One study gathered data from a variety of sources which have estimated the mortality rate associated with different methods of contraception at different ages (Table III). These estimates include the combined risk of death associated with contraceptive methods plus the risk attributable to pregnancy in the event of method failure. Each method of contraception has its specific benefits and risks. The study concluded that with the exception of oral-contraceptive users 35 and older who smoke and 40 and older who do not smoke, mortality associated with all methods of birth control is less than that associated with childbirth. The observation of a possible increase in risk of mortality with age for oral-contraceptive users is based on data gathered in the 1970's—but not reported until 1983. However, current clinical practice involves the use of lower estrogen dose formulations combined with careful restriction of oral-contraceptive use to women who do not have the various risk factors listed in this labeling.

Because of these changes in practice and, also, because of some limited new data which suggest that the risk of cardiovascular disease with the use of oral contraceptives may now be less than previously observed, the Fertility and Maternal Health Drugs Advisory Committee was asked to review the topic in 1989. The Committee concluded that although cardiovascular-disease risks may be increased with oral-contraceptive use after age 40 in healthy nonsmoking women (even with the newer low-dose formulations), there are greater potential health risks associated with pregnancy in older women and with the alternative surgical and medical procedures which may be necessary if such women do not have access to effective and acceptable means of contraception.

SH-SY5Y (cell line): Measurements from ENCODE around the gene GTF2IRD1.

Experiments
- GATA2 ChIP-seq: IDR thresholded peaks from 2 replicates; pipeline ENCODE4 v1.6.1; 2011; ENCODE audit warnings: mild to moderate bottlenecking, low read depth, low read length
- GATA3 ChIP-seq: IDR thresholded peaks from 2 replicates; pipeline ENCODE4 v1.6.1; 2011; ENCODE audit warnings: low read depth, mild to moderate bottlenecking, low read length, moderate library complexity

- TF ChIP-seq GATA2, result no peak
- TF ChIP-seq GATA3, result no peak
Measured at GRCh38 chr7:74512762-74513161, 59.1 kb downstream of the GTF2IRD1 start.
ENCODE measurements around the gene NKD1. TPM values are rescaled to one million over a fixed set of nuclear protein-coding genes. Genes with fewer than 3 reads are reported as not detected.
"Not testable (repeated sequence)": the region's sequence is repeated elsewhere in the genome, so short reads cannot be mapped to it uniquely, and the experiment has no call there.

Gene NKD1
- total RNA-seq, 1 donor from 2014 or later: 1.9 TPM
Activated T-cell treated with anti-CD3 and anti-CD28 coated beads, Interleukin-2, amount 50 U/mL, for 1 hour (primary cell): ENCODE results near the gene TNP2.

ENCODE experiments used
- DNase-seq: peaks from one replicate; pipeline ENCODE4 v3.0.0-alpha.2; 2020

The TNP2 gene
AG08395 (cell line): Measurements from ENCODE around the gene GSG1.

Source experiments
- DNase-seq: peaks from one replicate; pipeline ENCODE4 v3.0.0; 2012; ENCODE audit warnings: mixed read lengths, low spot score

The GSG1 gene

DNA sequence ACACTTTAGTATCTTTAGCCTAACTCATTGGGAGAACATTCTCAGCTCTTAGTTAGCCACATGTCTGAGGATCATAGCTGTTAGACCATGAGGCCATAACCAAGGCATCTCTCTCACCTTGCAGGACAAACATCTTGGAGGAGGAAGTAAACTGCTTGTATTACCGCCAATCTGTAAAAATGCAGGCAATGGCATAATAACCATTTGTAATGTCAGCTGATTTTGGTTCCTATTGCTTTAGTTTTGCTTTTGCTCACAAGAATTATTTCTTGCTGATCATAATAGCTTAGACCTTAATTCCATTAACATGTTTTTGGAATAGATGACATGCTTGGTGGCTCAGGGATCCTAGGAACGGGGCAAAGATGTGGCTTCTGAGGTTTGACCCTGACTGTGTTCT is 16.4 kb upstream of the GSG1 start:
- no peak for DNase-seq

Therefore, the Committee recommended that the benefits of oral-contraceptive use by healthy nonsmoking women over 40 may outweigh the possible risks. Of course, older women, as all women who take oral contraceptives, should take the lowest possible dose formulation that is effective.

TABLE III—ANNUAL NUMBER OF BIRTH-RELATED OR METHOD-RELATED DEATHS ASSOCIATED WITH CONTROL OF FERTILITY PER 100,000 NONSTERILE WOMEN, BY FERTILITY-CONTROL METHOD AND ACCORDING TO AGE

*Deaths are birth related

**Deaths are method related

Adapted from H.W. Ory, Family Planning Perspectives, 15:57-63, 1983.

Method of control
and outcome
15-19 20-24 25-29 30-34 35-39 40-44
No fertility-control
   methods*
7.0 7.4 9.1 14.8 25.7 28.2
Oral contraceptives
   nonsmoker**
0.3 0.5 0.9 1.9 13.8 31.6
Oral contraceptives
   smoker**
2.2 3.4 6.6 13.5 51.1 117.2
IUD** 0.8 0.8 1.0 1.0 1.4 1.4
Condom* 1.1 1.6 0.7 0.2 0.3 0.4
Diaphragm/spermicide* 1.9 1.2 1.2 1.3 2.2 2.8
Periodic abstinence* 2.5 1.6 1.6 1.7 2.9 3.6

3. Carcinoma of the Reproductive Organs and Breasts

Numerous epidemiological studies have examined the association between the use of oral contraceptives and the incidence of breast and cervical cancer.